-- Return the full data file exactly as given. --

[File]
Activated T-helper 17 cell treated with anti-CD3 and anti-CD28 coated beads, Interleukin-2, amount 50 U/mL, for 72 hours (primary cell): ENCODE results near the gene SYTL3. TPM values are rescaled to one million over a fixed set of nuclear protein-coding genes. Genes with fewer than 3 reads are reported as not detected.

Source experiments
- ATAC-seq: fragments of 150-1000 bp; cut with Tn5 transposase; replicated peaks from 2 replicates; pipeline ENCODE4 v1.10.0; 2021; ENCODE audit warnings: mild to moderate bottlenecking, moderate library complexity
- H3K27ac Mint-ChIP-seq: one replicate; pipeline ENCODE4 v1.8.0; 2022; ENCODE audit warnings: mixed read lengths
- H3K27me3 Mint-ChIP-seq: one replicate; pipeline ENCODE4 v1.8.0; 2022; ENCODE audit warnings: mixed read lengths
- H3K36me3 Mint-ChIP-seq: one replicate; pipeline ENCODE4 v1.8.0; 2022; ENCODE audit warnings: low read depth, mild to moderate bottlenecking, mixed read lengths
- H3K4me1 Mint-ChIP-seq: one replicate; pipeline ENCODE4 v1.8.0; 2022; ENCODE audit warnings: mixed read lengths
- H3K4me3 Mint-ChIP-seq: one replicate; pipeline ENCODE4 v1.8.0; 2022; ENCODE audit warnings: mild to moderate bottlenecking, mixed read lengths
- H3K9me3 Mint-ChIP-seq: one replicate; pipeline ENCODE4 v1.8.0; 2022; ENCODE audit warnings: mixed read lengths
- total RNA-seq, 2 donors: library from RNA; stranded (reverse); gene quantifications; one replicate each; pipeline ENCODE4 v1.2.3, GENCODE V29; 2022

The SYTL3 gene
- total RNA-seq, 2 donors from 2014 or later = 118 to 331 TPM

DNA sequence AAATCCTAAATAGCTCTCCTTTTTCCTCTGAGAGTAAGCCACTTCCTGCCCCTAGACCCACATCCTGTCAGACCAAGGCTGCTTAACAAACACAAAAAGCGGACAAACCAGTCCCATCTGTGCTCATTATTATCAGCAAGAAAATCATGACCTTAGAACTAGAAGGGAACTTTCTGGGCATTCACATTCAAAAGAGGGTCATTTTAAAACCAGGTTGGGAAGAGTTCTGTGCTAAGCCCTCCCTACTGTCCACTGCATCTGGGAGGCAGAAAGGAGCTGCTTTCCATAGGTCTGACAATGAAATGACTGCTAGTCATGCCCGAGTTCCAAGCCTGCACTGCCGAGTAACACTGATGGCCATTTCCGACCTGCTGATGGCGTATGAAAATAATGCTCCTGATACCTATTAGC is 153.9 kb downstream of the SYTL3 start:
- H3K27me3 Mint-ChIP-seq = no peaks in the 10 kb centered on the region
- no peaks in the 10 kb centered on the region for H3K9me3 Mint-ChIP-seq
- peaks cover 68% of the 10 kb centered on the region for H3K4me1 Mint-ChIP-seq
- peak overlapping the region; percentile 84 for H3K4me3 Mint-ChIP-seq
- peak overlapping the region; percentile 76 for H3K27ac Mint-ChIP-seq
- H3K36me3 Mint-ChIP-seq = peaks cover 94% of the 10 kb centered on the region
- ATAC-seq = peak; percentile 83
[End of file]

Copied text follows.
Activated T-helper 17 cell treated with anti-CD3 and anti-CD28 coated beads, Interleukin-2, amount 50 U/mL, for 72 hours (primary cell): ENCODE results near the gene SYTL3. TPM values are rescaled to one million over a fixed set of nuclear protein-coding genes. Genes with fewer than 3 reads are reported as not detected.

Source experiments
- ATAC-seq: fragments of 150-1000 bp; cut with Tn5 transposase; replicated peaks from 2 replicates; pipeline ENCODE4 v1.10.0; 2021; ENCODE audit warnings: mild to moderate bottlenecking, moderate library complexity
- H3K27ac Mint-ChIP-seq: one replicate; pipeline ENCODE4 v1.8.0; 2022; ENCODE audit warnings: mixed read lengths
- H3K27me3 Mint-ChIP-seq: one replicate; pipeline ENCODE4 v1.8.0; 2022; ENCODE audit warnings: mixed read lengths
- H3K36me3 Mint-ChIP-seq: one replicate; pipeline ENCODE4 v1.8.0; 2022; ENCODE audit warnings: low read depth, mild to moderate bottlenecking, mixed read lengths
- H3K4me1 Mint-ChIP-seq: one replicate; pipeline ENCODE4 v1.8.0; 2022; ENCODE audit warnings: mixed read lengths
- H3K4me3 Mint-ChIP-seq: one replicate; pipeline ENCODE4 v1.8.0; 2022; ENCODE audit warnings: mild to moderate bottlenecking, mixed read lengths
- H3K9me3 Mint-ChIP-seq: one replicate; pipeline ENCODE4 v1.8.0; 2022; ENCODE audit warnings: mixed read lengths
- total RNA-seq, 2 donors: library from RNA; stranded (reverse); gene quantifications; one replicate each; pipeline ENCODE4 v1.2.3, GENCODE V29; 2022

The SYTL3 gene
- total RNA-seq, 2 donors from 2014 or later = 118 to 331 TPM

DNA sequence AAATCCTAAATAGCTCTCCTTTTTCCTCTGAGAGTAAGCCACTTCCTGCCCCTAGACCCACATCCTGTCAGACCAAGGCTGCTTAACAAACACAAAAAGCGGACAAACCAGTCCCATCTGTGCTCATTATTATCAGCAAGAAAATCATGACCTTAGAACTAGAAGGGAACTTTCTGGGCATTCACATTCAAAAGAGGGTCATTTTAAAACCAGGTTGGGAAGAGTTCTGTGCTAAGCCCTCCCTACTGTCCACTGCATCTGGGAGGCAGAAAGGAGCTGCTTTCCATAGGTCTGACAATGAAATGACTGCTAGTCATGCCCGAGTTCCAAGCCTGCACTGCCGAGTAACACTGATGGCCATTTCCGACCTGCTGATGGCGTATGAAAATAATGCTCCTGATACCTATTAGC is 153.9 kb downstream of the SYTL3 start:
- H3K27me3 Mint-ChIP-seq = no peaks in the 10 kb centered on the region
- no peaks in the 10 kb centered on the region for H3K9me3 Mint-ChIP-seq
- peaks cover 68% of the 10 kb centered on the region for H3K4me1 Mint-ChIP-seq
- peak overlapping the region; percentile 84 for H3K4me3 Mint-ChIP-seq
- peak overlapping the region; percentile 76 for H3K27ac Mint-ChIP-seq
- H3K36me3 Mint-ChIP-seq = peaks cover 94% of the 10 kb centered on the region
- ATAC-seq = peak; percentile 83